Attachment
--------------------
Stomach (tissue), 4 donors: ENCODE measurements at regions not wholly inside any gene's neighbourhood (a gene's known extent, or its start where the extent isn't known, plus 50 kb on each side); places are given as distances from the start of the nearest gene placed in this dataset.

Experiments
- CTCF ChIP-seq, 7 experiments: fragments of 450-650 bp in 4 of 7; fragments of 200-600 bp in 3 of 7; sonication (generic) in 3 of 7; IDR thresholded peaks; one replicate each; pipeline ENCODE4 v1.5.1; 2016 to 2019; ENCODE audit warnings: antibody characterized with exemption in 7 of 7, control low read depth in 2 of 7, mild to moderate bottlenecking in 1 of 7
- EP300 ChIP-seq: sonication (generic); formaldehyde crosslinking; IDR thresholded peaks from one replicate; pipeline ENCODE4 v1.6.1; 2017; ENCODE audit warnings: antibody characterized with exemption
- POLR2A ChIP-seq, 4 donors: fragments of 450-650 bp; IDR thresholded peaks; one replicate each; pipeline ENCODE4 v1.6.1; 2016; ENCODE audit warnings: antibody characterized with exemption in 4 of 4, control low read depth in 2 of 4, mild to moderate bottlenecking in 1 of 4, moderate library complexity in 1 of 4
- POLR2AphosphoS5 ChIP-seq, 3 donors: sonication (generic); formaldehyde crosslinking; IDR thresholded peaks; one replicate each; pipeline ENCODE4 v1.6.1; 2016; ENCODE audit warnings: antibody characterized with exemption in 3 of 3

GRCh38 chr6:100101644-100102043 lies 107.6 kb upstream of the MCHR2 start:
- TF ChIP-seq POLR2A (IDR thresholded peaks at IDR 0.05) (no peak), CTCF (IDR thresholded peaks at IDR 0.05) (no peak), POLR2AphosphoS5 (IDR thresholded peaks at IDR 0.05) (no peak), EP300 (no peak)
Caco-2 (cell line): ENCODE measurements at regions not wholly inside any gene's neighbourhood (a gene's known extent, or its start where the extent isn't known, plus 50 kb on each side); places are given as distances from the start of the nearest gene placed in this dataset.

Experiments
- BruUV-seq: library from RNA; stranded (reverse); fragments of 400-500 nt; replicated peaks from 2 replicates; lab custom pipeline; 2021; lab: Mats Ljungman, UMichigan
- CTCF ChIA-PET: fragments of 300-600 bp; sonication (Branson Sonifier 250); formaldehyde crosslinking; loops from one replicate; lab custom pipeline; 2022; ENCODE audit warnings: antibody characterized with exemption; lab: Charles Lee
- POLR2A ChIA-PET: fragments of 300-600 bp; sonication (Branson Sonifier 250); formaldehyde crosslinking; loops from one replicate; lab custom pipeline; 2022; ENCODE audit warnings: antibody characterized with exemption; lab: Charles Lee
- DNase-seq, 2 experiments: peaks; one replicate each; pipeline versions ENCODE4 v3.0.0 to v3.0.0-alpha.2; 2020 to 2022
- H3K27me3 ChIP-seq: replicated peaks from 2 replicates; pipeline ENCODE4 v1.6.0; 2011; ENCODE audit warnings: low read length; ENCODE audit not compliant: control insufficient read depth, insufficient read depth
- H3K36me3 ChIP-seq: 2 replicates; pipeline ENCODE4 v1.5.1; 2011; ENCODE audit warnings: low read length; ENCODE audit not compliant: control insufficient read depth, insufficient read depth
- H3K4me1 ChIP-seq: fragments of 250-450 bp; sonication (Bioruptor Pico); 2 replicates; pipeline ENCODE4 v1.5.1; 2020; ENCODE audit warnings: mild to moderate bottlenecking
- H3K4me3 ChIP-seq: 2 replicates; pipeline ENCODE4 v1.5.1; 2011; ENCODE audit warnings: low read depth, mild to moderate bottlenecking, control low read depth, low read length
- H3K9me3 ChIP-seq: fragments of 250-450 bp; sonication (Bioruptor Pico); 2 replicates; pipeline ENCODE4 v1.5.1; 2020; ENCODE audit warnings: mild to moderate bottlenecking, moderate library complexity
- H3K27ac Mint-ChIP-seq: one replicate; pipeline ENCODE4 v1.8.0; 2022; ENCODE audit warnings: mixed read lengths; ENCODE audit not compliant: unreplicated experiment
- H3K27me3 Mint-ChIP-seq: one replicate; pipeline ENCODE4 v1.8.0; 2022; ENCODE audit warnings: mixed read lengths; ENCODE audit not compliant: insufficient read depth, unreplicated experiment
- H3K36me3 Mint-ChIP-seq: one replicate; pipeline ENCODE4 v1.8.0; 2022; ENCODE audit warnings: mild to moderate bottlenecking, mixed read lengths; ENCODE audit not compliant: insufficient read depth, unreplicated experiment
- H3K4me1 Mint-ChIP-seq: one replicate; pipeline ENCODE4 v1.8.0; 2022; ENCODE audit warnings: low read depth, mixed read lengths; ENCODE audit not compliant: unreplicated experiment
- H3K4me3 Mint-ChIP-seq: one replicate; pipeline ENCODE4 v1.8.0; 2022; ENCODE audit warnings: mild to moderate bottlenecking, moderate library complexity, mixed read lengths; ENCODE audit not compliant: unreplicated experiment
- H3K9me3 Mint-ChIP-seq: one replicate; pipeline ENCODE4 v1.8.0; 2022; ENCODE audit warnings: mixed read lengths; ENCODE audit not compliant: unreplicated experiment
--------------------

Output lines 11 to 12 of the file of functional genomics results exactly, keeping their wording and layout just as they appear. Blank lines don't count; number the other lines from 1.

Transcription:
- BruUV-seq: library from RNA; stranded (reverse); fragments of 400-500 nt; replicated peaks from 2 replicates; lab custom pipeline; 2021; lab: Mats Ljungman, UMichigan
- CTCF ChIA-PET: fragments of 300-600 bp; sonication (Branson Sonifier 250); formaldehyde crosslinking; loops from one replicate; lab custom pipeline; 2022; ENCODE audit warnings: antibody characterized with exemption; lab: Charles Lee